Knowing what grit to start with and when to stop is the key to a perfect sanding job. Starting with too coarse a grit leaves deep scratches that are tedious to sand out. But starting with too fine a grit eats up time and paper, as does finishing up with a finer paper than is necessary for the job. Here are some guidelines:

Reading a Sheet
Time was you could read the back of a sheet of sandpaper like a book. Printed there were the grit size and type, the weight of the paper, the kind of glue used, and whether the sheet was open or closed coat. Now, about the only thing you'll consistently find, other than the manufacturer's logo, is the grit size. But even that bit of information can be confusing. Sandpapers in the U.S. have traditionally been graded according to the Standard Scale, in which the the numbers grow larger as the grits get finer. A "P" in front of the grit number designates a European system, which closely corresponds to Standard grades up to 240 grit, but diverges as the grits get finer. (A P800 is the equivalent of a Standard 400.)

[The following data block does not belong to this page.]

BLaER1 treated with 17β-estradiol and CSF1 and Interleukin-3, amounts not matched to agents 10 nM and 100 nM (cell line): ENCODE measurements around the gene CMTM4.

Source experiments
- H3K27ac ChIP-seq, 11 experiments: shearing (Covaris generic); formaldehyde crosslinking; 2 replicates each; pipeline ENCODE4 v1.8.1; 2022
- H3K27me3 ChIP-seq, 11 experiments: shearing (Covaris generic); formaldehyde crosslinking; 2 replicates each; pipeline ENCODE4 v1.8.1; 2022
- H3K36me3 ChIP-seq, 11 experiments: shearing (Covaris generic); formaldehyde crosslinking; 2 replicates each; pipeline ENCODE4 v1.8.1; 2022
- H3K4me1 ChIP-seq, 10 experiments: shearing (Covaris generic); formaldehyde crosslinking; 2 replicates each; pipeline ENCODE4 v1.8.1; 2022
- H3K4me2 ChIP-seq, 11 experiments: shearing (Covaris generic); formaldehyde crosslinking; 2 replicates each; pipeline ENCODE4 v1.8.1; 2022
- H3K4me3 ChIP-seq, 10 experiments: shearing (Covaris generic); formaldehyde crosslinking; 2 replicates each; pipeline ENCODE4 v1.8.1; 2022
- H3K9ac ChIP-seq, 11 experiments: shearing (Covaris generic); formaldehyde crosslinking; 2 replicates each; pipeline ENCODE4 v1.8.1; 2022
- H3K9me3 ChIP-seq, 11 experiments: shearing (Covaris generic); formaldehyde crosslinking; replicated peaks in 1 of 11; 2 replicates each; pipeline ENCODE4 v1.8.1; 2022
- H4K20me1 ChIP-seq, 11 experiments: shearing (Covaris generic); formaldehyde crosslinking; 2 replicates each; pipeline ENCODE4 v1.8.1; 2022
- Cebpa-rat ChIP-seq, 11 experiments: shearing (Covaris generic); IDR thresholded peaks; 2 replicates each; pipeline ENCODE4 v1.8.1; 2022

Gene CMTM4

A grit number followed by the Greek letter µ (pronounced "mew") indicates micron grading, in which the numbers get smaller as the grit gets finer. (A 60µ is about the same as a Standard 240.) These pricey "papers" — their backing is actually plastic film — are prized by auto-body refinishers and furniture makers.

Going Through the Grits
Sanding is a step-by-step process of scratching a surface with progressively finer abrasives. Each successively finer grit abrades away the marks left by the previous, coarser one, until the surface looks and feels smooth.

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